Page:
The 41st annual World Series of Poker (WSOP) proved impervious to the global economic slowdown, setting a host of new records as poker enthusiasts from 117 nations traveled to Las Vegas to compete in the game’s grandest spectacle. While most live poker tournaments this year posted anemic results, the WSOP sharply reversed that trend, with a record 72,966 entries in 57 events creating the largest prize pool in WSOP history: $187,109,850.
The new all-time high in entrants surpassed by 20 percent the previous record of 60,875 set last year; this year’s record prize pool eclipsed the previous high of $180,774,427 set in 2008 by 3.5 percent. The amount of events offered in 2010 was identical to last year – 57.
For the third consecutive year, the WSOP both generated a total prize pool well in excess of $100 million and attracted players from more than 100 nations and territories. The 117 countries represented this year is up from 115 countries last year.
In the 41-year history of the WSOP, the prestigious tournament has now awarded more than $1.2 billion in prize money. (Actual figure is: $1,228,375,121).
Legions of amateur players competed alongside legendary poker pros, Hollywood A-listers and international sports figures to establish the new milestones. Among the notable non-poker playing names competing during this year’s WSOP included: Matt Damon, Don Cheadle, Jason Alexander, Hank Azaria, Ray Romano, Shanna Moakler, Jerome Bettis, Shannon Elizabeth, Scott Ian, Trishelle Cannatella, Jennifer Tilly, Shane Warne, Robert Iler, Shawn Marion, Petter Northug, David Alan Grier, Sara Underwood and Brad Garrett.
The youngest player in this year’s WSOP was John May, who played Day 1-D of the Main Event, a day after his 21st birthday. The oldest player to participate in this year’s WSOP – or in any WSOP – is 97-year-old Jack Ury, who also played Day 1-D of the Main Event.
“By every measure, this was the most successful World Series of Poker in the event’s illustrious 41-year history,” said World Series of Poker Vice President Ty Stewart. “From the lowest buy-in events to the highest, we saw enormous player demand translate into lengthy registration lists and massive prize pools. As the WSOP Main Event progresses, we’re looking forward to creating several new multi-millionaires.”
Many within the poker community speculated that participation in the $10,000 No-Limit Hold’em World Championship – commonly referred to as the Main Event – would suffer from the weak performance of many international currencies as well as the effects of the Unlawful Internet Gaming Enforcement Act’s (UIGEA) June 1, 2010, enforcement deadline.
Nevertheless, the WSOP Main Event attracted its second-largest field ever, with 7,319 participants. As a result, the prize pool for the Main Event alone stands at $68,798,600 million, with the winner’s share amounting to $8,944,138.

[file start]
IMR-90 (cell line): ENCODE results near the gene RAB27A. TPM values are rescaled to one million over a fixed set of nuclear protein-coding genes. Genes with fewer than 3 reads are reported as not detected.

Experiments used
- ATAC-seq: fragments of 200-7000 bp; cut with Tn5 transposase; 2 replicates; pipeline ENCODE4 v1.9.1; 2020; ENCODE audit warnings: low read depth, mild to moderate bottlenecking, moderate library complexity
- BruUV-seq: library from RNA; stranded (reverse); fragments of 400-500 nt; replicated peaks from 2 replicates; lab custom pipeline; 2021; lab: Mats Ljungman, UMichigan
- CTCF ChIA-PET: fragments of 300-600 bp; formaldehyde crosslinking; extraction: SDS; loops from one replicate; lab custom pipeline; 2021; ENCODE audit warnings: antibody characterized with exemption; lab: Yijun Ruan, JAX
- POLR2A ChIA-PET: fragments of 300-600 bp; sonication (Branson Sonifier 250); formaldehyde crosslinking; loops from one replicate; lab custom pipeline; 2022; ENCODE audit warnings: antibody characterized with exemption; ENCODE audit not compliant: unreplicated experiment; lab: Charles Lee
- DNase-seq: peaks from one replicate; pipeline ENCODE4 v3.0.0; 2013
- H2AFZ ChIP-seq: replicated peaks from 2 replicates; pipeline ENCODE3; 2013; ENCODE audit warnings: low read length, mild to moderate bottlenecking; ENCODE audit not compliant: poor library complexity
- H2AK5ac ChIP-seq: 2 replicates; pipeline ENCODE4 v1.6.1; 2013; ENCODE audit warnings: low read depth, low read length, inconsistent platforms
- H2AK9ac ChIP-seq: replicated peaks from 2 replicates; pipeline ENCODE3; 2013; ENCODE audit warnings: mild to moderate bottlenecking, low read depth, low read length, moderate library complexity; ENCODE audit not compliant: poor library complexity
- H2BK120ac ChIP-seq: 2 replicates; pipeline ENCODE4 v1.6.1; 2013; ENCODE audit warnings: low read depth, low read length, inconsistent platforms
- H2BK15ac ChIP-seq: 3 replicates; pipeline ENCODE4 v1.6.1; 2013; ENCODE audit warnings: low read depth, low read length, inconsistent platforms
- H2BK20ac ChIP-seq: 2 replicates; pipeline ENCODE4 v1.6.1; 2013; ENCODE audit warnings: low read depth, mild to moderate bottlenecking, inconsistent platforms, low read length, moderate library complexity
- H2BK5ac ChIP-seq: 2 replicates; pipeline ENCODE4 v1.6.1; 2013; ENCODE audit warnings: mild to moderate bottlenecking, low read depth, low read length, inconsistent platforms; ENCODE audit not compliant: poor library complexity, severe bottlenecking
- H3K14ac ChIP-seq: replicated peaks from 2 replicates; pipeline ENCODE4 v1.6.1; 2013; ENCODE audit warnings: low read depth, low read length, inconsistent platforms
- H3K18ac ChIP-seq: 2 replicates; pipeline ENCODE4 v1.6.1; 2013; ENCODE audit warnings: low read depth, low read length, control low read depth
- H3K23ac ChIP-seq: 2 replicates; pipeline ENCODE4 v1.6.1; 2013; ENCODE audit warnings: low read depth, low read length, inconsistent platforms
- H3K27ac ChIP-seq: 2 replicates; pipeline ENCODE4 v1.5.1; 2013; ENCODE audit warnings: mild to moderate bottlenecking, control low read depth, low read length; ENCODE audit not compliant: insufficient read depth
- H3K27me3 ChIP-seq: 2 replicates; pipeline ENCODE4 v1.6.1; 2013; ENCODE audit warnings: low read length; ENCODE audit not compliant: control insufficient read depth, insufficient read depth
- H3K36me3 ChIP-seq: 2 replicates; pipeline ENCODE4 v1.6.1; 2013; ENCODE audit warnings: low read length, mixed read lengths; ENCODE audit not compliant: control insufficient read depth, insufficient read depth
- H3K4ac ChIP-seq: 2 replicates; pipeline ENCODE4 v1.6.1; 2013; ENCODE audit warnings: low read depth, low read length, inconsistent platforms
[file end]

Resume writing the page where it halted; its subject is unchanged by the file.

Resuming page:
In all, the 2010 WSOP hosted nine of the 17 largest tournaments in live poker history, including:
- Event #57 – 7,319 entrants – second-largest (only the 2006 WSOP Main Event was larger)
- Event #3 – 4,345 entrants – eighth-largest
- Event #54 – 3,844 entrants – tenth-largest
- Event #24 – 3,289 entrants – eleventh-largest
- Event #34 – 3,142 entrants – thirteenth-largest
- Event #47 – 3,128 entrants – fourteenth-largest
- Event #36 – 3,102 entrants – fifteenth-largest
- Event #45 – 3,097 entrants – sixteenth-largest
- Event #13 – 3,042 entrants – seventeenth-largest
In addition to overall participation and prize money, the 2010 WSOP established new records for:
Most million-dollar tournaments: Forty-four of 57 events in this year’s WSOP boasted a prize pool of $1 million or more, up 13 percent from the previous record (39 of 57 tournaments) set last year.
Largest Seniors event in history: Event #34 attracted 3,142 players, eclipsing by 16 percent the previous record of 2,707 set last year. Year-over-year event prize money was up nearly 15 percent from last year, jumping from $2,463,700 to $2,827,800.
Oldest player to participate: Jack Ury, 97 years old. Ury, who was born in March of 1913, continues to break his own record each year he participates in the Main Event.
Most consecutive years to cash at WSOP: Berry Johnston’s two in-the-money finishes this year (Events #4 and #45) give the 1986 World Champion cashes for 28 straight years, the most in history. His two cashes this year give him a total of 61 in-the-money finishes at the WSOP, placing him in fourth place all-time.
Largest live Pot-Limit Omaha tournament in history: Event #20 attracted 885 entries. The previous mark, set during Event #5 of the 2009 WSOP, was 809 entrants. The new record represents an increase of more than 9 percent.
Most consecutive years with multiple event winner: Frank Kassela’s two victories stretched the multi-event winner record to 11 consecutive years.
Biggest single day attendance ever: 3,097 players in Event #45.
Most consecutive annual WSOPs played: Howard “Tahoe” Andrew of Walnut Creek, Calif., extended his record for most consecutive years played at the WSOP: 37.
Largest amount of chips in play: This year’s WSOP Main Event featured a total of 219,570,000 million in chips. Because players in this year’s WSOP Main Event received chips valued at three times the buy-in ($30,000), the total chips in play exceeded the amount in the largest tournament ever, the 2006 Main Event, during which players received two-times the buy-in (20,000).
Most cashes at WSOP without a win: Tony Cousineau of Daytona Beach, Fla., extended his record as the player with the most cashes – 46 – without a win.